Quilmes steps in as Axion deal for Argentinian Superliga proves short-lived
Quilmes, the Argentinian brewery, is taking over as the main sponsor of the Superliga, the country’s new top-tier soccer league, after previous incumbent Axion Energy withdrew, with reports suggesting it had failed to reach agreement with one of the television rights-holders.
Last month, on the eve of the season, it was announced that oil company Axion had signed up as the major sponsor for the 2017-18 campaign, continuing an association with the old Primera División for the previous two seasons.
The deal was valued at 95 million pesos ($5.5 million) and included naming rights to the trophy and advertising on the TV channels of USA-based media giants Fox and Turner, which hold the rights to the Superliga in Argentina.
However, it has been scrapped after Axion was unable to finalise an agreement with one of the broadcasters, according to Argentinian newspaper La Nación.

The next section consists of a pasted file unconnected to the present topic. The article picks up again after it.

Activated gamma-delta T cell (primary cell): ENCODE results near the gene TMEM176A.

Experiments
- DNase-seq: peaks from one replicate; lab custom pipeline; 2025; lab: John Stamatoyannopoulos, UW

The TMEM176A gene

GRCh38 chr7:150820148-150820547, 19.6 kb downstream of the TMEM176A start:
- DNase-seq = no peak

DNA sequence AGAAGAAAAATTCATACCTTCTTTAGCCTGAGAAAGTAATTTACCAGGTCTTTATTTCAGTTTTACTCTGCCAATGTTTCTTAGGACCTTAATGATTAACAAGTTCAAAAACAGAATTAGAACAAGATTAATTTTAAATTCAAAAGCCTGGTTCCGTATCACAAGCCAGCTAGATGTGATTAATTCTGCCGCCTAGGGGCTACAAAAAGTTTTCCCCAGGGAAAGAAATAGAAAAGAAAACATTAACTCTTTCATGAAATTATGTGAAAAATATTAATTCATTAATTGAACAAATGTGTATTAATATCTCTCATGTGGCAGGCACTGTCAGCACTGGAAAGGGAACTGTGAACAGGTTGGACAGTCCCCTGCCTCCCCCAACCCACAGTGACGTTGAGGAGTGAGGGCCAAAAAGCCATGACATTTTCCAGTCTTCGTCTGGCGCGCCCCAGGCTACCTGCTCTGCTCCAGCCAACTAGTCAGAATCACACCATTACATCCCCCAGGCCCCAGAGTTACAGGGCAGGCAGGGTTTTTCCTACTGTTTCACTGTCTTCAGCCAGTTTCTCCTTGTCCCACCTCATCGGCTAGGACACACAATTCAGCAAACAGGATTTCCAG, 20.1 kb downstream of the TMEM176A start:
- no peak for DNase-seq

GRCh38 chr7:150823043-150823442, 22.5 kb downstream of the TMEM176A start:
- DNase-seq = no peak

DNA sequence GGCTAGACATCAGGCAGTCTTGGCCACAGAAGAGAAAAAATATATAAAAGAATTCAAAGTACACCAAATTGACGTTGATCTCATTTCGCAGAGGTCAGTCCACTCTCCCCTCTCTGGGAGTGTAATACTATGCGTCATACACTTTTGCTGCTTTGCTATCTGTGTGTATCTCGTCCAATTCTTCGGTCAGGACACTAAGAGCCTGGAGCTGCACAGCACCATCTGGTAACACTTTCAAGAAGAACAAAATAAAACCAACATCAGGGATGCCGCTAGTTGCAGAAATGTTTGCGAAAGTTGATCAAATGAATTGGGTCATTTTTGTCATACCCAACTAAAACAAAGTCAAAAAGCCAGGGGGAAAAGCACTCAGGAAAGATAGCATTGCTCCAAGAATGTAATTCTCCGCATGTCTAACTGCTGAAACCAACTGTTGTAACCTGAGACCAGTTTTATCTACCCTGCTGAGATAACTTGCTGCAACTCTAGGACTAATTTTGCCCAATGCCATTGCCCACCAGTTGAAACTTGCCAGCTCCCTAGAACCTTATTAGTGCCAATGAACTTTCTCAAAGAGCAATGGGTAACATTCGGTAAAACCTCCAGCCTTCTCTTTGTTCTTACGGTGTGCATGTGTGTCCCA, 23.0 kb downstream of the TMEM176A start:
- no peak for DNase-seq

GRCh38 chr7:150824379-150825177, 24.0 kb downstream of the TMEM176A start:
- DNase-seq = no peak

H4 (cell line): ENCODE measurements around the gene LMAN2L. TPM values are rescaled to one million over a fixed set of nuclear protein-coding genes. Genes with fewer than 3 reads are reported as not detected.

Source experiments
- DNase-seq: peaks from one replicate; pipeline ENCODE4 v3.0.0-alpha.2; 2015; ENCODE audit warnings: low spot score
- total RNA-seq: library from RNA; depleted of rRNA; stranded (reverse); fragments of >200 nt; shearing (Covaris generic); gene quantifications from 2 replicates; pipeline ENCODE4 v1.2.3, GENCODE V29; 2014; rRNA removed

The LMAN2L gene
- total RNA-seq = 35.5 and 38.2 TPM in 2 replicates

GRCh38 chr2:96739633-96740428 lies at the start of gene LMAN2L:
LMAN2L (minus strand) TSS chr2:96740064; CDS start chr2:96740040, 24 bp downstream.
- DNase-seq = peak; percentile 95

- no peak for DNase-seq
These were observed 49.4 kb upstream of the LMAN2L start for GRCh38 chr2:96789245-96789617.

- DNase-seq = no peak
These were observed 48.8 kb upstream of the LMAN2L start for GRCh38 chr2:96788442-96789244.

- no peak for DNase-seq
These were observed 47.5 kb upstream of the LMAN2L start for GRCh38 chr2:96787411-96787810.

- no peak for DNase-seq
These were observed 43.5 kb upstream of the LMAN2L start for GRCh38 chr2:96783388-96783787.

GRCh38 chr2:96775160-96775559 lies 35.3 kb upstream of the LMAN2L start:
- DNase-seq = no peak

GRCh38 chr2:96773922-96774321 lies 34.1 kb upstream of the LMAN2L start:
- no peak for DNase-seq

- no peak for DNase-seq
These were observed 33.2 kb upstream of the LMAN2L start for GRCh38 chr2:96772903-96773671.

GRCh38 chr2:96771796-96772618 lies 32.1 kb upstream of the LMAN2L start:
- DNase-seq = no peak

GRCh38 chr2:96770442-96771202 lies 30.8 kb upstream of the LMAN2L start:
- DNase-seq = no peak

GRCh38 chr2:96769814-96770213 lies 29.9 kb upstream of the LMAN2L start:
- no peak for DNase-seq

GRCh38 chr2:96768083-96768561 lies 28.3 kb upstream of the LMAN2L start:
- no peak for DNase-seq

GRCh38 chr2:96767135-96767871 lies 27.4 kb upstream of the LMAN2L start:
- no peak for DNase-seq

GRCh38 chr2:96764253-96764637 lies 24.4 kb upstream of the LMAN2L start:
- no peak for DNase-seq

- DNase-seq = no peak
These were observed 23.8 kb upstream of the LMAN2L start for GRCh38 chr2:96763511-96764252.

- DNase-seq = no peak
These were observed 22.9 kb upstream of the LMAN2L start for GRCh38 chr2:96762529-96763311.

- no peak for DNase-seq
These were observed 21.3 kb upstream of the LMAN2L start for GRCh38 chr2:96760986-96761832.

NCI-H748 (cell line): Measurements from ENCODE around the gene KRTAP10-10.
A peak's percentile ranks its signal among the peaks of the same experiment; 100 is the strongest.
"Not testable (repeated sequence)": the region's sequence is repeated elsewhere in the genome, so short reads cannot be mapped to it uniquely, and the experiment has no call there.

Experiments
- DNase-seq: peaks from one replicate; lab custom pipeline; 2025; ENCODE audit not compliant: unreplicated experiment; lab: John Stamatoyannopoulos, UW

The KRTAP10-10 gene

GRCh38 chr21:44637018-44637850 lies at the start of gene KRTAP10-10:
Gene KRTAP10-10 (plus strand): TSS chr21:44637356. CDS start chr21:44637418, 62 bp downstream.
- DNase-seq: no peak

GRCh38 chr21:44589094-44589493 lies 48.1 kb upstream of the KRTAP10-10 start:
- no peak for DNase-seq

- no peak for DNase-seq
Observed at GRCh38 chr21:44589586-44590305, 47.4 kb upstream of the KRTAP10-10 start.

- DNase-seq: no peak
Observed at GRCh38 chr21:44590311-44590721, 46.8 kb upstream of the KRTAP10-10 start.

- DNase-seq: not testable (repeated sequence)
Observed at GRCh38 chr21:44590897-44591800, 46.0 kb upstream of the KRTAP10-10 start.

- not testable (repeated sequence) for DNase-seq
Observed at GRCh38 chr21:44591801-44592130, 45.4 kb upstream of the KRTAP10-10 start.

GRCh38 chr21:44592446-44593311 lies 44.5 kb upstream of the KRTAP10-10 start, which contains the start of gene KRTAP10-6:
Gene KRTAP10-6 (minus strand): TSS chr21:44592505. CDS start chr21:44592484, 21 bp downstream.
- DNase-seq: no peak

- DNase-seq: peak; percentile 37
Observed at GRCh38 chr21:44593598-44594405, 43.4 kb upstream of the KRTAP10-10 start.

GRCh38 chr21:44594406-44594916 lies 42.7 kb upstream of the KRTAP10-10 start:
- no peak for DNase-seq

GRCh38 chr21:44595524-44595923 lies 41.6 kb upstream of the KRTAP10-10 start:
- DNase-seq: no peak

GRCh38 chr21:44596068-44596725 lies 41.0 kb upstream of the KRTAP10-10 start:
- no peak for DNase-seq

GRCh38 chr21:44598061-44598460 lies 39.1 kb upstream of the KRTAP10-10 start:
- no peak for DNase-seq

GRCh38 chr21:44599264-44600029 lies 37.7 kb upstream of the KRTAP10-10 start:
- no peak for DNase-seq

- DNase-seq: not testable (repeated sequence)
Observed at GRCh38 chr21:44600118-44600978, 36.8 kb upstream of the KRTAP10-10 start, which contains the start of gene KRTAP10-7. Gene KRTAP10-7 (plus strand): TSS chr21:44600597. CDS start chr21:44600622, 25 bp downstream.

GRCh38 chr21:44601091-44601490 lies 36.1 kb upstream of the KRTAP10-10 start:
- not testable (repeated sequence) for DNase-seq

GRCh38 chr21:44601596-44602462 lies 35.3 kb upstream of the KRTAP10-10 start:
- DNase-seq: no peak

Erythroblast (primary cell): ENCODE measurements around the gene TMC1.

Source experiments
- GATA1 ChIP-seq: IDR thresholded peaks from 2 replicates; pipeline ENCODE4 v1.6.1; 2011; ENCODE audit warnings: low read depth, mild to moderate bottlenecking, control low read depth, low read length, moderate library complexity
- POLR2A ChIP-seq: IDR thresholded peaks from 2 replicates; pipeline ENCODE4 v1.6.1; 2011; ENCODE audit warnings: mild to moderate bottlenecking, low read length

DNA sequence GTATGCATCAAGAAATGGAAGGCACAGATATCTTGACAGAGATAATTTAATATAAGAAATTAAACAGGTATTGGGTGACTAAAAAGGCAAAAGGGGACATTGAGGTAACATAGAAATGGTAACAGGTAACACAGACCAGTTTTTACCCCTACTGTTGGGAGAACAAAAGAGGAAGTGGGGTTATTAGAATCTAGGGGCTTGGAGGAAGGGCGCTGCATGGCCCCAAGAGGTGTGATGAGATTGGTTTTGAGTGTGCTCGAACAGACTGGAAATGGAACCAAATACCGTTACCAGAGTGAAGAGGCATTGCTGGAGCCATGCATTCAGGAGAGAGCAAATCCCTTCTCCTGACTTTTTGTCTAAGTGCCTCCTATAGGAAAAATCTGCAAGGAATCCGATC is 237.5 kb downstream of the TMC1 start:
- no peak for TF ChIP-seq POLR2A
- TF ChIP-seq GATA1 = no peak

Quilmes, a brand of international brewing giant AB InBev, is set to step in having signed a deal reported to be worth just over 50 million pesos, and is said to be close to concluding advertising arrangements with Fox and Turner.
The company already has strong ties with domestic soccer, including as a sponsor of the Argentinian Football Association.
The proceeds from Superliga sponsorship deals are shared between the league and its 28 members and the two broadcasters.
Fox and Turner acquired the rights to the Superliga in a five-year deal worth 17.5 billion pesos that will entail a majority of matches being shown on pay-TV platforms.
The pair are showing seven matches per round on their Fox Sports Premium and TNT Sports channels respectively, although they are available at no extra cost to basic cable subscribers until 30 September, after which fans will have to pay 300 pesos per month to watch all of the games.
This approach has been adopted to ensure a smooth transition from the previous arrangement under which all matches in Argentina’s top flight were shown live and free of charge on state-owned television channels.